Post  News Buzzard on Sat Aug 17, 2013 2:54 pm

I don't see much of a difference between tax credits and tax deductions. In the meantime, the big 5 oil companies made a profit of $118 billion in 2012 and $137 billion in 2011 while the price at the pump has been hovering at over $3.50 for some time now:

http://thinkprogress.org/climate/2013/03/12/1707261/meet-the-new-oil-tax-breaks-same-as-the-old-oil-tax-breaks/

The price of solar panel installations is coming down as time goes on:

http://thinkprogress.org/climate/2013/03/12/1707261/meet-the-new-oil-tax-breaks-same-as-the-old-oil-tax-breaks/

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A tax deduction and a government subsidy aren’t the same. When politicians use the terms interchangeably, it misleads many Americans.

Post  fshnski on Sat Aug 17, 2013 3:11 pm

Overall, the oil and natural-gas industries claim about $2.8 billion a year in tax deductions. Yet that’s a tiny price to pay for the huge benefits the sector generates for the economy.

Over the last five years, through the thick of the recession, the oil and natural-gas industries have added 160,000 jobs. These firms now employ more than 9 million people. And 2011 saw higher domestic oil production for the third year in a row.

Now, some energy-sector players do get federal subsidies, and they’re massive. They’re the “alternative-energy” companies the White House is so fond of. The wind and solar sectors alone take in $12.5 billion annually in direct subsidies.
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Re: Solar energy

Post  News Buzzard on Sat Aug 17, 2013 3:54 pm

"A 2009 study by the Environmental Law Institute assessed the size and structure of US energy subsidies over the 2002-2008 period. The study estimated that subsidies to fossil-fuel based sources amounted to approximately $72 billion over this period and subsidies to renewable fuel sources totaled $29 billion. The study did not assess subsidies supporting nuclear energy."

http://en.wikipedia.org/wiki/Energy_subsidies

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Re: Solar energy

Post  fshnski on Sat Aug 17, 2013 4:04 pm

What does that have to do with the present? When was your president elected? That was before he was elected. He was supposed to fix the things that were wrong. That's why you elected him right?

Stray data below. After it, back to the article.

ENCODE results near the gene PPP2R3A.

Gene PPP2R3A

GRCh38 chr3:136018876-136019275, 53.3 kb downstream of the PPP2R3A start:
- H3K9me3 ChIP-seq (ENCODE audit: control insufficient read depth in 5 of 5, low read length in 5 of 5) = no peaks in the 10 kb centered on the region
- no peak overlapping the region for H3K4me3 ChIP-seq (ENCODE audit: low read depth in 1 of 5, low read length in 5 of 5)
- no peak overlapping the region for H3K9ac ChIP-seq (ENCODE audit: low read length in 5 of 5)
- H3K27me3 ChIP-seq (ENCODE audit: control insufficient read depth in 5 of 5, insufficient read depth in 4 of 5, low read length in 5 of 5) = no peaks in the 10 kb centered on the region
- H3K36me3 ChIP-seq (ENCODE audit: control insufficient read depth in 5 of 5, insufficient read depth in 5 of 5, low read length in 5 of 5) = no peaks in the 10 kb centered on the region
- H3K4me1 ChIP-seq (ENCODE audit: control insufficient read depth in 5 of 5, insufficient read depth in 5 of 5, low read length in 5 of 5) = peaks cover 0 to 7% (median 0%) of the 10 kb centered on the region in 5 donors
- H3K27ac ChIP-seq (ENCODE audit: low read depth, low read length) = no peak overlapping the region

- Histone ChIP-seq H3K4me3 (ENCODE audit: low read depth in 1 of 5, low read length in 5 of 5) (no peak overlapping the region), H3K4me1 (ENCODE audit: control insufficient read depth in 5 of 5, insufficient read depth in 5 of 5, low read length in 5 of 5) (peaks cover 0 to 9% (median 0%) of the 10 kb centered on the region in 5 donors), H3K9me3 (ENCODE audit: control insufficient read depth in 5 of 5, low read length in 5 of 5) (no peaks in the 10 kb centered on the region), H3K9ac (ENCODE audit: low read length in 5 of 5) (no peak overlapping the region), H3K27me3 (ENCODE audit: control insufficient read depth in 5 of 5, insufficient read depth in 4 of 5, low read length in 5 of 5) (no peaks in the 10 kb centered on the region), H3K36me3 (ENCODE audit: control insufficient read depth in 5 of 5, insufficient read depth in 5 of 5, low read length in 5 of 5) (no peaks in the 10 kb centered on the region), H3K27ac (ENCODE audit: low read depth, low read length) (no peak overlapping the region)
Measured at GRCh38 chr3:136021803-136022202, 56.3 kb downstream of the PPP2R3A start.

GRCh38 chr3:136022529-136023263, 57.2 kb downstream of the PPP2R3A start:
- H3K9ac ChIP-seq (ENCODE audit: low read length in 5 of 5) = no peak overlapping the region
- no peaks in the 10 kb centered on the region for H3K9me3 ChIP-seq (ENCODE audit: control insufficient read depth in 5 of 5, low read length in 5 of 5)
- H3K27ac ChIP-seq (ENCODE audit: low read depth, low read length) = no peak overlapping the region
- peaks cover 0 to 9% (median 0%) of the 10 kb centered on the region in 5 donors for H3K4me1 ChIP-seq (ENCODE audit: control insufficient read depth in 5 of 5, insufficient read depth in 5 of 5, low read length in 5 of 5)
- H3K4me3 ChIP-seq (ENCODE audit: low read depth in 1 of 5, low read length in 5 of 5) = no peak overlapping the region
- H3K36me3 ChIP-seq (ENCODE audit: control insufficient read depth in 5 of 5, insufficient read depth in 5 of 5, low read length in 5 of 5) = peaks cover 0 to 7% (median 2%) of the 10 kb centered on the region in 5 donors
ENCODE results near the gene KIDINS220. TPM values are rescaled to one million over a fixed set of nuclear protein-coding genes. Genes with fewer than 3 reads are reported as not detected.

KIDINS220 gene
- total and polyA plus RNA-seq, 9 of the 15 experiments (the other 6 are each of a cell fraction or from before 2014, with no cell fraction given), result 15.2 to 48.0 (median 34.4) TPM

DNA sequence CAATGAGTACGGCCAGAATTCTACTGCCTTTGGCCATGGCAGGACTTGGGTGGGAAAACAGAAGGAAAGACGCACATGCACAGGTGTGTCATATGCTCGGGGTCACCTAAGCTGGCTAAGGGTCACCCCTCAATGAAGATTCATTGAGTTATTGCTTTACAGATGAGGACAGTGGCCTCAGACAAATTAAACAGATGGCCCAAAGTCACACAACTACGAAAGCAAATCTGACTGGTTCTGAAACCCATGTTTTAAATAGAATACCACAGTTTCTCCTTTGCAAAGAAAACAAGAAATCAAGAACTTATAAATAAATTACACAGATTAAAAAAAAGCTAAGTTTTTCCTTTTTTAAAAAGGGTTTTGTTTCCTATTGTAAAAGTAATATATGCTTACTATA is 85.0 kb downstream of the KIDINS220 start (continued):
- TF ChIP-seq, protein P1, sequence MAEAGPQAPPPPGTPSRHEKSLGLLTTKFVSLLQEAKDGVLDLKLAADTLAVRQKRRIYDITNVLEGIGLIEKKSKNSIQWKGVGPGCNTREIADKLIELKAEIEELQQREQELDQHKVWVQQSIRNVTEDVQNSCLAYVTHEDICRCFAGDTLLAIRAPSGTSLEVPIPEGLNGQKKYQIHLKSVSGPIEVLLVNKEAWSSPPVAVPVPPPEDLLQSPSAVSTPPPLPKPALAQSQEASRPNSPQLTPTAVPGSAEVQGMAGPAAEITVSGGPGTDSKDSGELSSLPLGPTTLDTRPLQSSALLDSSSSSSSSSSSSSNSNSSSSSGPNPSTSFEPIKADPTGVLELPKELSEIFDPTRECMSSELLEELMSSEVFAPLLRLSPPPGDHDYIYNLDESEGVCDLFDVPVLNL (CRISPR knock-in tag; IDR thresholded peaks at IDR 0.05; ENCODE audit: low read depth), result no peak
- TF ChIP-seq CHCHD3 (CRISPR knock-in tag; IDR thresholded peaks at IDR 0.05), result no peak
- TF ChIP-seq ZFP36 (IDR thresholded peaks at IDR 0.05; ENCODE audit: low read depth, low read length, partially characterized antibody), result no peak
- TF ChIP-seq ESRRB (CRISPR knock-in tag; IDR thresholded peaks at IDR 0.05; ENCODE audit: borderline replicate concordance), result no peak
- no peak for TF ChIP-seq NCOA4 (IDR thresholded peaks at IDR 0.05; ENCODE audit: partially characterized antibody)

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Re: Solar energy

Post  WHL on Sat Aug 17, 2013 4:34 pm

It's ok by NB if the taxpayers are forced to pay trillions for inefficient energy as long as it is "green". But don't offer a cent in tax breaks to oil companies. I am just such a nasty person.
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Re: Solar energy

Post  fshnski on Sat Aug 17, 2013 4:36 pm

We need to use common sense!
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Re: Solar energy

Post  fshnski on Sat Aug 17, 2013 4:40 pm

WHL wrote:It's ok by NB if the taxpayers are forced to pay trillions for inefficient energy as long as it is "green".  But don't offer a cent in tax breaks to oil companies.    I am just such a nasty person.
The oil companies do receive tax deductions. But they do not receive subsidies.
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Re: Solar energy

Post  News Buzzard on Sat Aug 17, 2013 6:17 pm

Since fossil fuels are a finite resource, ( a couple of hundred years, maybe?) I happen to agree that we should do our best to encourage renewable energy. (forever) It would also be so much better for our environment. That makes common sense to me!

Despite the never ending bitching I hear on this forum about our president, I have yet to see anyone state that they're moving out of the country. I guess the never ending drone of whining will continue throughout Hillary's presidency! Rolling Eyes 

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Re: Solar energy

Post  WHL on Sat Aug 17, 2013 6:31 pm

fshnski wrote:
WHL wrote:It's ok by NB if the taxpayers are forced to pay trillions for inefficient energy as long as it is "green".  But don't offer a cent in tax breaks to oil companies.    I am just such a nasty person.
The oil companies  do receive tax deductions. But they do not receive subsidies.
And why shouldn't they get some breaks? GE, whose CEO is a great buddy of Obama, doesn't pay any taxes at all.
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Re: Solar energy

Post  fshnski on Sat Aug 17, 2013 6:33 pm

News Buzzard wrote:Since fossil fuels are a finite resource, ( a couple of hundred years, maybe?) I happen to agree that we should do our best to encourage renewable energy. (forever) It would also be so much better for our environment. That makes common sense to me!

Despite the never ending bitching I hear on this forum about our president, I have yet to see anyone state that they're moving out of the country. I guess the never ending drone of whining will continue throughout Hillary's presidency! Rolling Eyes 
He's not my president.